Ubuntu System Monitoring


Ubuntu provides the GNOME System Monitor for displaying system information and monitoring system processes: choose System Administration System Monitor. Four tabs appear on the System Monitor window: System, Processes, Resources, and File Systems. The System tab shows the amount of memory, available disk space, and the type of CPU on your system. The Resources tab displays graphs for CPU, memory and swap memory, and network usage.

The File Systems tab lists file systems, where they are mounted, and their type, as well as the amount of disk space used and how much is free. This is a fast and easy way to check how much space is left on your system.

The GNOME hardware monitor display detected temperatures for your CPU and, if available, for your graphics card. First download and install the lm-sensors package (Ubuntu main repository). In a terminal window enter sudo sensors-detect to first activate sensors. These services will detect hardware sensors on your computer. They run as Hardware Sensor services in System Administration Services. You can then download and install the sensors-applet package, the GNOME applet for sensor information. Once the applet is installed, right-click the applet icon and open its preferences window, where you can set the temperature scale and display information.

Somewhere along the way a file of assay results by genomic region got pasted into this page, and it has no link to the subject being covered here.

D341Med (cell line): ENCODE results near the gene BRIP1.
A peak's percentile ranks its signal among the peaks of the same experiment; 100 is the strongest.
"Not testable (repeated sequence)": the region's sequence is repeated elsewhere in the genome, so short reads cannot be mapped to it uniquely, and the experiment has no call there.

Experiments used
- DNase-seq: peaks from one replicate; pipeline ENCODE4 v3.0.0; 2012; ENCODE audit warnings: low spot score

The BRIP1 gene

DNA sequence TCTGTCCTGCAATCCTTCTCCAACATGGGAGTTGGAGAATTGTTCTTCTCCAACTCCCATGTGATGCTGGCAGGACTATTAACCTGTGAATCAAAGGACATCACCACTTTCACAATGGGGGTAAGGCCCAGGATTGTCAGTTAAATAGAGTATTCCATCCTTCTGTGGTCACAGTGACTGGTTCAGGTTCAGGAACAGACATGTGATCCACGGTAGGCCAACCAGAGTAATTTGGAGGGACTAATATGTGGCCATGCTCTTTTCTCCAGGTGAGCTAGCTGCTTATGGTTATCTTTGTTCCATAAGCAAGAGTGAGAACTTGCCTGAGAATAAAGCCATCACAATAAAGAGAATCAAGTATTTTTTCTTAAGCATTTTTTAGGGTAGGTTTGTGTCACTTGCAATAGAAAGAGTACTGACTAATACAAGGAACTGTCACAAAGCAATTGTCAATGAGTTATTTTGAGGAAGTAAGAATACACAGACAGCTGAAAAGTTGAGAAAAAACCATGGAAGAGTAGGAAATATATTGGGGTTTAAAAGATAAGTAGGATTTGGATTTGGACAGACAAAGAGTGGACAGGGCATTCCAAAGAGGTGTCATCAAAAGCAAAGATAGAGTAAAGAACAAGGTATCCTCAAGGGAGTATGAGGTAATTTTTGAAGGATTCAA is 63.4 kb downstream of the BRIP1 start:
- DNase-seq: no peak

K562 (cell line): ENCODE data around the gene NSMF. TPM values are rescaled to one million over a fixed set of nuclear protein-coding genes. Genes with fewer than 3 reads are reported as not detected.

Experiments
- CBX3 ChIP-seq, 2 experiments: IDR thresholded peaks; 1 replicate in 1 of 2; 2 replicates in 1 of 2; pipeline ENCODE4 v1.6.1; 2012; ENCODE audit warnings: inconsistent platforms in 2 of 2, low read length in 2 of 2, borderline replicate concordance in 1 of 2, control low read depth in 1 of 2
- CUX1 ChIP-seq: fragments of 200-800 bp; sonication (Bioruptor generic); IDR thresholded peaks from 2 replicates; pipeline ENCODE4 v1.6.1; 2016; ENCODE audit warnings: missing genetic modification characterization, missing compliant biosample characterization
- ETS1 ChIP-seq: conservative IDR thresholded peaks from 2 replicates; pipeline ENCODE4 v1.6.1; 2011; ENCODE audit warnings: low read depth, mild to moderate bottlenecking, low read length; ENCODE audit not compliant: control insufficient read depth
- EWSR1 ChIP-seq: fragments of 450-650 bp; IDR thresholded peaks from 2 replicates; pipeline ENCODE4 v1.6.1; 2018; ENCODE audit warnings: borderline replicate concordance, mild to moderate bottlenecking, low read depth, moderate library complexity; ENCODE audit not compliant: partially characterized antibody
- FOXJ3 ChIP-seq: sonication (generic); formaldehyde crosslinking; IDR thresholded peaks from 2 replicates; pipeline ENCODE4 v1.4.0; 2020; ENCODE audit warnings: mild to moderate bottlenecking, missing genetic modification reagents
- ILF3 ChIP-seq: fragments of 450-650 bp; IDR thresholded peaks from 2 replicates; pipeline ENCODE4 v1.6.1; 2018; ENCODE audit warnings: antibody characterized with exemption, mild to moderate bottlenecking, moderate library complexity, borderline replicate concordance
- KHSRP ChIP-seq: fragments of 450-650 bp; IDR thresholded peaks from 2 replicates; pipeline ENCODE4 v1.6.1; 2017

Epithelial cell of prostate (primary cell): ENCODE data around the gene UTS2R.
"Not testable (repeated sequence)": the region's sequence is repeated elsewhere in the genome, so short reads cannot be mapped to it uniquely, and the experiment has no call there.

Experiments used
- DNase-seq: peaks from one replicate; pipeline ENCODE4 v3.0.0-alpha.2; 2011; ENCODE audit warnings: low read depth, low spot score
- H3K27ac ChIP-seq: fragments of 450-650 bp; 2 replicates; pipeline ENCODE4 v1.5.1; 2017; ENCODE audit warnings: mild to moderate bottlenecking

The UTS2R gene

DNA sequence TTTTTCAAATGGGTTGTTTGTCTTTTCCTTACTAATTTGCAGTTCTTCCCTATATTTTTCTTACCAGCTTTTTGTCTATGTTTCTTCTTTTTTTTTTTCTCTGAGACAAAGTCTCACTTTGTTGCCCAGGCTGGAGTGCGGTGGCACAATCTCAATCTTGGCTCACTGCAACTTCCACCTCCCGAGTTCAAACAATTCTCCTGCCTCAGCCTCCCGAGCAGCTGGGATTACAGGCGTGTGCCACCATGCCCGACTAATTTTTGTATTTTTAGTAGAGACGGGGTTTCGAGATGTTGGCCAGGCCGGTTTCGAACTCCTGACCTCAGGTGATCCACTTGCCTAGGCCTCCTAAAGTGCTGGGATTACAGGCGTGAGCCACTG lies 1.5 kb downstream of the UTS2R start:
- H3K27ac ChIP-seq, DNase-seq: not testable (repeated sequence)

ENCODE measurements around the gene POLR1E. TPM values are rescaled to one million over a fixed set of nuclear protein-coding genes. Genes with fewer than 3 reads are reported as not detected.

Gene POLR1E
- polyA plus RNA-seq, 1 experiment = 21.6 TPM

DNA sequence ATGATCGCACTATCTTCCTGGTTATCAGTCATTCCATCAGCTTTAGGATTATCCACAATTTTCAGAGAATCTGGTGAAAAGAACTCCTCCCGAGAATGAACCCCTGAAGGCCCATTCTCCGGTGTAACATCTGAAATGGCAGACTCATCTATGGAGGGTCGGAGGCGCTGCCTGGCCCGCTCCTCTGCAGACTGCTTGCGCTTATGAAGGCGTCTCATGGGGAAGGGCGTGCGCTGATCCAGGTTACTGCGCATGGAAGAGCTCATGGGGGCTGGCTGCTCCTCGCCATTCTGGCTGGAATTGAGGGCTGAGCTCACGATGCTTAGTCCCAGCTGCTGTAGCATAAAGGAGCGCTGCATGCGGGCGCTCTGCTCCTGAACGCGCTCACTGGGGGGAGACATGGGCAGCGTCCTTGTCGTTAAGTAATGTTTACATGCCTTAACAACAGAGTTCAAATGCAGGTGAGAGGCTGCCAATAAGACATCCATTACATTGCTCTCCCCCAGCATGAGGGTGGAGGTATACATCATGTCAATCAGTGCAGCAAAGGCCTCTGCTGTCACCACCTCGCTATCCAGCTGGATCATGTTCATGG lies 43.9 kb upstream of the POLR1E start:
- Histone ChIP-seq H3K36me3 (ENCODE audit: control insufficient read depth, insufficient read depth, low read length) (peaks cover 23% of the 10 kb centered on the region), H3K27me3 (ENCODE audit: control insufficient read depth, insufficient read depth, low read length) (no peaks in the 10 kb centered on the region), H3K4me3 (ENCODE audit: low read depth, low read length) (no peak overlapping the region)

Another useful applet is the CPU Frequency Scaling Monitor, which will display CPU use (as shown in the previous illustration). This applet used the powernowd service to detect how much of the CPU is being used. Most current CPUs support frequency scaling, which will lower the CPU frequency when it has few tasks to perform. Intel CPUs will scale down to 60 percent and AMD by 50 percent.

Source of Information : McGraw Hill Ubuntu The Complete Reference


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